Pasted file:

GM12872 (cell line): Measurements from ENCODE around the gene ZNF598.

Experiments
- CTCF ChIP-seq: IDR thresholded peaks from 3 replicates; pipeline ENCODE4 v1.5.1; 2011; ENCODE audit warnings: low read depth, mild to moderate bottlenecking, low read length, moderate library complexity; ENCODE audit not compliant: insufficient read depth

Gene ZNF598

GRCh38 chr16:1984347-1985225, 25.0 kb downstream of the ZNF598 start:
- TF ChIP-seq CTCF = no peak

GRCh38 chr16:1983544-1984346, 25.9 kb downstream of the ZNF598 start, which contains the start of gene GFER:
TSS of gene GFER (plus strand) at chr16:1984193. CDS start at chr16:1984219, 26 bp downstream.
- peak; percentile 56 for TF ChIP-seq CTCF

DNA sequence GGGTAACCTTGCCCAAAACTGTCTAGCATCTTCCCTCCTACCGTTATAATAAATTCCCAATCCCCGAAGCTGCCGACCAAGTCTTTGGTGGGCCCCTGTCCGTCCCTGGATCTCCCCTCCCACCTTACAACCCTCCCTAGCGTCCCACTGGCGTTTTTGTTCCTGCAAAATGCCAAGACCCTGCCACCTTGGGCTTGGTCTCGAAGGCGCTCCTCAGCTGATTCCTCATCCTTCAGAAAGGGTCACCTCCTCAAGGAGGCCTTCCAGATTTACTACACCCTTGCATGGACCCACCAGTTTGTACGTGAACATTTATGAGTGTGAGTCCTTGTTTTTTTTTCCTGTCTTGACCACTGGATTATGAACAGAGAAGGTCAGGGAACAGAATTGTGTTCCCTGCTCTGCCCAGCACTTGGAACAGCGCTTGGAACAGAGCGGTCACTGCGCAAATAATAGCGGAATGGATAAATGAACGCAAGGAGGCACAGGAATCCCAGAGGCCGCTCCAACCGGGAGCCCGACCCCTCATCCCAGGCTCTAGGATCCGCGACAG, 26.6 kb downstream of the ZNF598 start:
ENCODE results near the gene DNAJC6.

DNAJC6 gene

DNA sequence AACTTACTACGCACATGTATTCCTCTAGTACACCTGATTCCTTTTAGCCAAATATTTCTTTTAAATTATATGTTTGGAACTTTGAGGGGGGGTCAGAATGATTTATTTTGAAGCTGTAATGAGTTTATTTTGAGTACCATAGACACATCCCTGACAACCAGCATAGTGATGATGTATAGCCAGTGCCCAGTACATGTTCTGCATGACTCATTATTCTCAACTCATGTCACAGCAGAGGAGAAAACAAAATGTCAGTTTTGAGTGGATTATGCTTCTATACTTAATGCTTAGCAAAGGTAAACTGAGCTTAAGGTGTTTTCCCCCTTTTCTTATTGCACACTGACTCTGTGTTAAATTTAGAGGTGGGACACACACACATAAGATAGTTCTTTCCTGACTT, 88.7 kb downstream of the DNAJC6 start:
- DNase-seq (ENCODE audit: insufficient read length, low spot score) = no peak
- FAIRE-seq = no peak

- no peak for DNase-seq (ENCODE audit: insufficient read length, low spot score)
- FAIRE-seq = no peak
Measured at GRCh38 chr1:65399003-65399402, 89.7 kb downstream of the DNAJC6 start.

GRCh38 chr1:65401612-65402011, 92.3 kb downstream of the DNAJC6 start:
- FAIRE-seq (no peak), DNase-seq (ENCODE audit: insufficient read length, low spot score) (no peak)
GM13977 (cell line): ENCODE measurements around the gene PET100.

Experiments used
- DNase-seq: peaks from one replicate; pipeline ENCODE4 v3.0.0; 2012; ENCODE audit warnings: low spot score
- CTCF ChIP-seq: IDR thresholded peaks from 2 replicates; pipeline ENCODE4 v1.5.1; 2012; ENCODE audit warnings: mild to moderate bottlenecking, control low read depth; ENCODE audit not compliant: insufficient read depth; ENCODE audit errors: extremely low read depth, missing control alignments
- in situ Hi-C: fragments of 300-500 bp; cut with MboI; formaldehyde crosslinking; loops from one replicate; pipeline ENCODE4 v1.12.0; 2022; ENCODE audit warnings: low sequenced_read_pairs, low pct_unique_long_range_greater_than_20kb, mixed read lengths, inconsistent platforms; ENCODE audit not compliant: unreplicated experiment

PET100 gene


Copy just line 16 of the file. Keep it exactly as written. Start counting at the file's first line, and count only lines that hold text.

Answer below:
- no peak for DNase-seq (ENCODE audit: insufficient read length, low spot score)